On January 20, 1992, the Center issued a "NOTICE OF INVESTIGATION" to the Grievant which stated the following:
Information has been submitted to the employer concerning your job performance as to client care and treatment. It is required under Wisconsin law that investigation of such information submitted be conducted to insure the health, safety and welfare of clients.
In the event that the results of the investigation confirm a violation of work rules, laws, ordinances or regulations relating to client care and treatment, Wisconsin law requires that corrective action be taken.
During the next 72 hours, an investigation will be conducted of the circumstances involved. It will be necessary to remove you from client care during this time period. If the investigation takes longer than seventy-two hours, Administration will decide, depending on the circumstances involved, if you will work in a non-client care area until the investigation is completed. If the investigation is extended, you will be issued a new notice.
Upon completion of the investigation, you will be notified of the results and of any action which must be implemented to insure that client care and treatment is not jeopardized.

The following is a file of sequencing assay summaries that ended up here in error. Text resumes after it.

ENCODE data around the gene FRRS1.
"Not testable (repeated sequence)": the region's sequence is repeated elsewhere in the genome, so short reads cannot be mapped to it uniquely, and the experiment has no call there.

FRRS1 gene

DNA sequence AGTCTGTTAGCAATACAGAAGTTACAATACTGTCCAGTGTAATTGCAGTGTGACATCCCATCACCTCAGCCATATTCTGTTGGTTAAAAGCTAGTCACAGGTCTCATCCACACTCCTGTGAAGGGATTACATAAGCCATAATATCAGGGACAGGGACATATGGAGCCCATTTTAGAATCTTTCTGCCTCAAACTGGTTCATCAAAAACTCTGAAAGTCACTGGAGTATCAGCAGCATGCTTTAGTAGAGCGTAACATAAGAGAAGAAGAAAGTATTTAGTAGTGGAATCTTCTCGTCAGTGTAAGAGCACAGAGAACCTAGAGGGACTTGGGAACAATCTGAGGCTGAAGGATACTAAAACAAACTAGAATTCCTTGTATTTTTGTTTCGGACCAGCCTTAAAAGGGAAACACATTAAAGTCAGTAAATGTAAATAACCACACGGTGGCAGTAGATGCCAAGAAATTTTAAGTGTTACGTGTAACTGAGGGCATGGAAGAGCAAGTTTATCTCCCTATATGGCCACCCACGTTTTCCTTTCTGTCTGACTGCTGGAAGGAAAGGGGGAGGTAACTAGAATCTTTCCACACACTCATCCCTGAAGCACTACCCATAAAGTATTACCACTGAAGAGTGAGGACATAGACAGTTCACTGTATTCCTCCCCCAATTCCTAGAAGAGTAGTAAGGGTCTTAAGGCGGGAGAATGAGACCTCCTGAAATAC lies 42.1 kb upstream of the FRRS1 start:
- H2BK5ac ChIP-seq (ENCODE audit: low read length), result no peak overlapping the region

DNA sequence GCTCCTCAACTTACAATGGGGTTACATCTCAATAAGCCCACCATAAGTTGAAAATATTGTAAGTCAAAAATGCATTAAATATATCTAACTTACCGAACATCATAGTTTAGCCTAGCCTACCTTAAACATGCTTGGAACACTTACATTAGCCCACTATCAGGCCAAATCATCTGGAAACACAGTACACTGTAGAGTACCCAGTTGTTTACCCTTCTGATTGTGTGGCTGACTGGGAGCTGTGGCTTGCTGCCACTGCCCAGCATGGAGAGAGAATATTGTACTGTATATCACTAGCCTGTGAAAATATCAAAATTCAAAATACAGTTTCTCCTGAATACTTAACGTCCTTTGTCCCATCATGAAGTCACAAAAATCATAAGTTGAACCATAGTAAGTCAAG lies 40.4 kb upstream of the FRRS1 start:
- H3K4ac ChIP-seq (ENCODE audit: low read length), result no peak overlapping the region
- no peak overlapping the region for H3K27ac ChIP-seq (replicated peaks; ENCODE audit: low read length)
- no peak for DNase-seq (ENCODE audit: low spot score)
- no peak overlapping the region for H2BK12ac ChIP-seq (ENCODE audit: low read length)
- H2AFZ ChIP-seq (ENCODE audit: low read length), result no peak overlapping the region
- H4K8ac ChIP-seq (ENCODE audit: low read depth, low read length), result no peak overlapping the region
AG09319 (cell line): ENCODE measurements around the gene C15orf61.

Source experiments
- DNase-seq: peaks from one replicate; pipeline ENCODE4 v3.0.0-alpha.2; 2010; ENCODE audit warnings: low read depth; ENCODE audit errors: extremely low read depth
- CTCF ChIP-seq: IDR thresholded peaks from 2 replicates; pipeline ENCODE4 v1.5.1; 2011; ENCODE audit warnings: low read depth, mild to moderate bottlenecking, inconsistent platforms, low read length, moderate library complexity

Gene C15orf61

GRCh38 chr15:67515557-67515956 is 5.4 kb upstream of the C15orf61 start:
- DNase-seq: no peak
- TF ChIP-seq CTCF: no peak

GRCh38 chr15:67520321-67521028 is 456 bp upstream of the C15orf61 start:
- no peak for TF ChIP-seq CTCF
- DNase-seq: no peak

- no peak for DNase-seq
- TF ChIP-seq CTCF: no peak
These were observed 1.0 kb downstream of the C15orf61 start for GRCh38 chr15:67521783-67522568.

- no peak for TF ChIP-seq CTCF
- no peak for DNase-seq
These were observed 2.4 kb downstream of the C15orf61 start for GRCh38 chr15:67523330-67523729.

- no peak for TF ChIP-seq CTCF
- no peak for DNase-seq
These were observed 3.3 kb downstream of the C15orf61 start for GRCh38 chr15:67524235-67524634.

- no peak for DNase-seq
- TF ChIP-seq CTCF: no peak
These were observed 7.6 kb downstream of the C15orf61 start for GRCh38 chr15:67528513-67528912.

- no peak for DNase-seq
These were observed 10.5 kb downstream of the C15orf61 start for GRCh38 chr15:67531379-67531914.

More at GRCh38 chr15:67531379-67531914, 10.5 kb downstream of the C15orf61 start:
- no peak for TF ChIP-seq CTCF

On January 22, 1992, the Center confronted the Grievant with Renier's allegations. Mary Broeckel is the Center's Unit 1 Manager, and was present during this meeting. Broeckel testified that the Grievant denied some of the allegations and minimized the significance of any hugging or kissing that may have occurred during Renier's stays. More specifically, she testified that the Grievant acknowledged that he would hug or kiss Renier to say goodnight. She noted he also acknowledged he would wish Renier goodnight by saying "Love you, kid." She felt that, during the interview, the Grievant displayed poor eye contact, and was unusually nervous.